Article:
If you have severe pain in your knee even when you're not putting weight on it, and your knee joint remains painful, stiff and immobilized despite medications and physiotherapy then you may benefit from a knee replacement surgery.

What is Knee Replacement?
Knee replacement (knee arthroplasty) is a surgical procedure in which the ends of the bones of the knee joint that have been damaged by arthritis are capped with artificial devices (implant). These artificial parts made of metal and plastic material are shaped to allow continued motion of the knee.

There are basically two ways to treat arthritic knee - partial knee replacement and total knee replacement.

In total knee replacement surgery, the damaged bone surfaces and cartilage are removed and replaced with implants, or prostheses. These artificial surfaces are attached to the bones using a special kind of cement and are designed so that the knee joint will move as freely as it used to when it was healthy.

Partial knee replacement is a less invasive surgery where the complete knee joint removal is not required. In this surgery, only the single damaged compartment of the knee joint is replaced, and the healthy cartilage and bone remain intact in the rest of the knee.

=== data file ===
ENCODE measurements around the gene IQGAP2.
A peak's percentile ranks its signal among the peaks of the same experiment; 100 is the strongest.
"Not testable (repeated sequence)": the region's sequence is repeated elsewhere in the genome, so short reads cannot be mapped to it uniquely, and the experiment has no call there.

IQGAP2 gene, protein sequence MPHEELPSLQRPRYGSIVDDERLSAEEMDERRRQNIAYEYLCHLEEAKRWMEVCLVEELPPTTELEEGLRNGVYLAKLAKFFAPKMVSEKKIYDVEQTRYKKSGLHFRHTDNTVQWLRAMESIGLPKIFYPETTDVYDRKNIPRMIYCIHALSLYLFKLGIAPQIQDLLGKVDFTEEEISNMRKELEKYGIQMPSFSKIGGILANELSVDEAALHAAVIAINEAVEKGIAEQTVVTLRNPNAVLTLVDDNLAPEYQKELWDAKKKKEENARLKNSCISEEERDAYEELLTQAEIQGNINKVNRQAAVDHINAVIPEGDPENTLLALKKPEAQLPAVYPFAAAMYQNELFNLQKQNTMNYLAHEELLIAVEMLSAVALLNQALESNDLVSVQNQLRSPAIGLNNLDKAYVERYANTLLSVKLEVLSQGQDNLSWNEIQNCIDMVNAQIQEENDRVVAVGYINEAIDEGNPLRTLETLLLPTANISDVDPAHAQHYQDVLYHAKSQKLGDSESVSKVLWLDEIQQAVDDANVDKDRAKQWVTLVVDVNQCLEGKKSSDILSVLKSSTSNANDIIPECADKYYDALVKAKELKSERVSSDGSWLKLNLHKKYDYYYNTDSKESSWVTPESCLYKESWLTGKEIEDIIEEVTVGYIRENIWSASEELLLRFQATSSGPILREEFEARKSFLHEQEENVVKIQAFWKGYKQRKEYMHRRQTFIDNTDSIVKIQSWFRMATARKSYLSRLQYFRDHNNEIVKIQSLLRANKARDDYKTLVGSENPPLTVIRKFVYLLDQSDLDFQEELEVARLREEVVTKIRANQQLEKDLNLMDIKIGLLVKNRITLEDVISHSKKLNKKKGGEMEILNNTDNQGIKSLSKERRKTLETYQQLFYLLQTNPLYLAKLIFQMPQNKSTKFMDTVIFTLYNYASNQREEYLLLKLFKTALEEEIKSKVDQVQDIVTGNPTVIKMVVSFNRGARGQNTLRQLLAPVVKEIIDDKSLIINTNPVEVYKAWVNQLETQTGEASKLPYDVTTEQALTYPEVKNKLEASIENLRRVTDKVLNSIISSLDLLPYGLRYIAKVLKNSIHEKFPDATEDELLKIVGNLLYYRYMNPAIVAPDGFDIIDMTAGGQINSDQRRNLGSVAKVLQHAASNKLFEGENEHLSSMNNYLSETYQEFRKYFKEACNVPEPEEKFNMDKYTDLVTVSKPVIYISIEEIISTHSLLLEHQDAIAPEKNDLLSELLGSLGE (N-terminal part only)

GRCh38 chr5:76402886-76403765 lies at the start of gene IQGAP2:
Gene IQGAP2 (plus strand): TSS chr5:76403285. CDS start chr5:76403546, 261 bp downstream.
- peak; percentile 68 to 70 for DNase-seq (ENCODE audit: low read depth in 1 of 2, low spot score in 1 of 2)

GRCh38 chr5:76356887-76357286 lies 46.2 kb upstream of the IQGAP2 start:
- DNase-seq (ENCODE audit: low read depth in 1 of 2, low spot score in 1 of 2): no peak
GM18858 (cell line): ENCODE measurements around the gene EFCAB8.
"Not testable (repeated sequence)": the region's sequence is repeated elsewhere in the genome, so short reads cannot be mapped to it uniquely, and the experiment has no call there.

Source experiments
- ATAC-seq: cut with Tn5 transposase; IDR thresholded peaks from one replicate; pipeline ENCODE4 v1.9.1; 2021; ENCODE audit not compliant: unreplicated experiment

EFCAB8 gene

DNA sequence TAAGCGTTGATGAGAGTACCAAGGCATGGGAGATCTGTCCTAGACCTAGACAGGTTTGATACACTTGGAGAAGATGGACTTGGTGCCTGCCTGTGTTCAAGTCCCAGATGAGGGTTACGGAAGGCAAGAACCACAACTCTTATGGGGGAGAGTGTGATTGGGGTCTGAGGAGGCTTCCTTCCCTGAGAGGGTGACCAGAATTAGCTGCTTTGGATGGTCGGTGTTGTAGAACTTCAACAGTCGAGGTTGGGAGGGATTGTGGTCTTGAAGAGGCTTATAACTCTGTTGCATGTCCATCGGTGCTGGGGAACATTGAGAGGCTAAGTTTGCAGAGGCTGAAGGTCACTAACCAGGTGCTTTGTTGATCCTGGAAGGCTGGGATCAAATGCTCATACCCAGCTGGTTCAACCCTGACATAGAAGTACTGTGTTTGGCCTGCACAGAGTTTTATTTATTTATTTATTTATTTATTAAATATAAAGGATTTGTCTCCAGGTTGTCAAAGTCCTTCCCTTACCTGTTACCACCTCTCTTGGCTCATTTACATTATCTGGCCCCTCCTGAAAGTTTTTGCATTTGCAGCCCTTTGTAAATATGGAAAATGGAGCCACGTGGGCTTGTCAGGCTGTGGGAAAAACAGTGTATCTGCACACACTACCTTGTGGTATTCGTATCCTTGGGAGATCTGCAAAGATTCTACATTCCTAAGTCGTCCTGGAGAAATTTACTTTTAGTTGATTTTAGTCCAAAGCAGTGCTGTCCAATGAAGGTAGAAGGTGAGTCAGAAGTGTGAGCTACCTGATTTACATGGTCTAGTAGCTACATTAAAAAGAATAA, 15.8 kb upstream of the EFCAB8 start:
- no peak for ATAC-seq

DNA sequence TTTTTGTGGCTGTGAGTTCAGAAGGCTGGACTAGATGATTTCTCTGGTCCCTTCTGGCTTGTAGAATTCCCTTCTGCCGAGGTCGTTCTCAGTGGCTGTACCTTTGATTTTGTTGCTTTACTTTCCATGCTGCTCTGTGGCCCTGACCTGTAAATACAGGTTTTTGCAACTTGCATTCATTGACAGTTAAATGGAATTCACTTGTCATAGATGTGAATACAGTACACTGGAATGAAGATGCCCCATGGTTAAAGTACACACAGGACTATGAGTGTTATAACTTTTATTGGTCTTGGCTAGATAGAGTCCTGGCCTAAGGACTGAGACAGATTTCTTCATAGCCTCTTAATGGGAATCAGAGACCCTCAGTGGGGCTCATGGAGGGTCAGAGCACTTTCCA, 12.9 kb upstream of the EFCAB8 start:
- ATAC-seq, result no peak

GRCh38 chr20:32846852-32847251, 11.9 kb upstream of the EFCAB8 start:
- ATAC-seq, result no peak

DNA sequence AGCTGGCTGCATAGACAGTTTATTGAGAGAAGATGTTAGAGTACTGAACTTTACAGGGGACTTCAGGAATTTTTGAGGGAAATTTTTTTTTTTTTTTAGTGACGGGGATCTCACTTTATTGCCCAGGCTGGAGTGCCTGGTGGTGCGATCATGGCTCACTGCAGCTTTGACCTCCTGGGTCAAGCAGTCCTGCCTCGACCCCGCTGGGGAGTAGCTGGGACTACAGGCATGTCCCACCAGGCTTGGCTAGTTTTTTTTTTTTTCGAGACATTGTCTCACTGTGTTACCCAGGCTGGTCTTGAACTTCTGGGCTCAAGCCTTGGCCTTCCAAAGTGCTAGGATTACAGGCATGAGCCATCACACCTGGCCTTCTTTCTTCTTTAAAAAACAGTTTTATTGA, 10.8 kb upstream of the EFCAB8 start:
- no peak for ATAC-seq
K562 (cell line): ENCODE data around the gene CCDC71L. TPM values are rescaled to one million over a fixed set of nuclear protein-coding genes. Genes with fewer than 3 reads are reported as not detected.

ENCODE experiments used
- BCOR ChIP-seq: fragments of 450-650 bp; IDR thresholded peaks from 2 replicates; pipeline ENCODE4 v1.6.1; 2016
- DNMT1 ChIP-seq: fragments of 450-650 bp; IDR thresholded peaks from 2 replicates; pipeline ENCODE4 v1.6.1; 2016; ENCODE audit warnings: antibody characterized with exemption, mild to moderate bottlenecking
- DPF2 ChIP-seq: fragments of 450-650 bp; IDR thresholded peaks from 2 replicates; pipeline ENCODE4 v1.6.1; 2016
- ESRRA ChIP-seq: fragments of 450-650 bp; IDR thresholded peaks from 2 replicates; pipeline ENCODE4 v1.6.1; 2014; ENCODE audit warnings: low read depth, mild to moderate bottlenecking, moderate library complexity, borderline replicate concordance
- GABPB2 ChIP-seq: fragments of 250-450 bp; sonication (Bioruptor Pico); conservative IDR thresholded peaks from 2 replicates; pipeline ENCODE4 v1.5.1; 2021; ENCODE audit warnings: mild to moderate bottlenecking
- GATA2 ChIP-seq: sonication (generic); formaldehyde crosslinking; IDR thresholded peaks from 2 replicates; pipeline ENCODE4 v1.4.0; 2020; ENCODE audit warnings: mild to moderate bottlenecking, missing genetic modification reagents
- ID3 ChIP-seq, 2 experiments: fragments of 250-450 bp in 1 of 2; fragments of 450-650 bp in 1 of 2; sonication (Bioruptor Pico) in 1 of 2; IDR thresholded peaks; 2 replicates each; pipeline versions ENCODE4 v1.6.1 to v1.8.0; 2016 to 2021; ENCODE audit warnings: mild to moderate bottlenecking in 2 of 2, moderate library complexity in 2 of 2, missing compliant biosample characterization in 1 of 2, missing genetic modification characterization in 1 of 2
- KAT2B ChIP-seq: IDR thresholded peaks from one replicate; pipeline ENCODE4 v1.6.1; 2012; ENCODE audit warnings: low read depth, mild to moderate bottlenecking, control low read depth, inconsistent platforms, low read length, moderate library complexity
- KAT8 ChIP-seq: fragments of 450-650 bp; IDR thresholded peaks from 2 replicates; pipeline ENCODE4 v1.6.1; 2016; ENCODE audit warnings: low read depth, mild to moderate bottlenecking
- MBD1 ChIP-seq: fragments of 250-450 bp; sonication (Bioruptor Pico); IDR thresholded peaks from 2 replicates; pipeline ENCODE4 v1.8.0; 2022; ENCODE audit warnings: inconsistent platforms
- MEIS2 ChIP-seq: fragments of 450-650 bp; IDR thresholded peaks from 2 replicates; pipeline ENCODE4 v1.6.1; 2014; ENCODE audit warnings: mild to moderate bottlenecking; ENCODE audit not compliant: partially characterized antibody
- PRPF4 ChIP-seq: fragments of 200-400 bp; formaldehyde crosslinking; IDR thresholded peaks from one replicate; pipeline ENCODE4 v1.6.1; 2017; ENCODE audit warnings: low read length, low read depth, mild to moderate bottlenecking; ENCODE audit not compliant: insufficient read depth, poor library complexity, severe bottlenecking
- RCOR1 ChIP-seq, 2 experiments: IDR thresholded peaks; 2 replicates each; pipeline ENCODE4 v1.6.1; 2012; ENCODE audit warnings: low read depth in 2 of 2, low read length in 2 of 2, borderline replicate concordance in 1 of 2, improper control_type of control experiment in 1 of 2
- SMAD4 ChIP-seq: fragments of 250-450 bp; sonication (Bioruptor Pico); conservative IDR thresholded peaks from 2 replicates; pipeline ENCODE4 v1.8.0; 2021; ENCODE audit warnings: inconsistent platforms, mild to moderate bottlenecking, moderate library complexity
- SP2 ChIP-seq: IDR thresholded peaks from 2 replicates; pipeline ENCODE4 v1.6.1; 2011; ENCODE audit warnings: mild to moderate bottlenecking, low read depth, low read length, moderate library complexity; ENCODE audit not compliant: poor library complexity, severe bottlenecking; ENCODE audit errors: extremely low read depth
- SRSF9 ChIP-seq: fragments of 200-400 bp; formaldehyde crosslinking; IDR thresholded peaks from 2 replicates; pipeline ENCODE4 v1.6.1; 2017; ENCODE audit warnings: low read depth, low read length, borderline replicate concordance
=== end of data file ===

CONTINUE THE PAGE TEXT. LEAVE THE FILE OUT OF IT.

If you are suffering with chronic pain, progressive disability and restricted mobility in your knee arising out of degenerative arthritis then cost-effective Knee Replacement in Tijuana, Mexico is one of the viable options for you.

Like all surgeries, knee arthoplasty also carries risk of complications. The risks that may occur with replacement surgery and new knee joint include:
• Infections can sometimes occur with knee replacement surgery.
• Blood clots (thrombosis) in the veins of the legs or lungs (pulmonary embolism).
• Breathing problems after surgery.
• Cardiac attack or stroke during or after surgery.
• Nerve damage can occur on rare occasions.
• Poor wound healing. This is more likely for smokers, diabetics or people who have a weakened immune system.
• An allergic reaction to the metal used in a knee replacement.
• Loosening of your new joint and wear and tear of the moving parts of your new joint may occur over time.
• Misalignment is a rare complication associated with knee replacement surgery. Your leg with the replacement joint may be longer or shorter than your untreated leg.

After surgery, you're wheeled to your hospital room where you rest for a couple of days before going home. Knee replacement patients generally rest and rehab for up to six months before being able to return to their routine activities and work.

During hospital stay, your doctors and therapists will educate you about wound care, post-op diet and exercise. One of the most common questions asked by knee replacement patients is ‘How long does it take to return to work?’ Well, recovery time varies from patient to patient and job to job.

For instance, patients who work in a seated position, with limited walking or physical activity, can return to work in about 4-6 weeks following the surgery, while you may need three to four months to recover after the surgery if your job is very physically demanding.

Author's Bio: 

Neelam is a freelance writer. She writes for Websites providing guidance, information and support to people seeking affordable healthcare services abroad.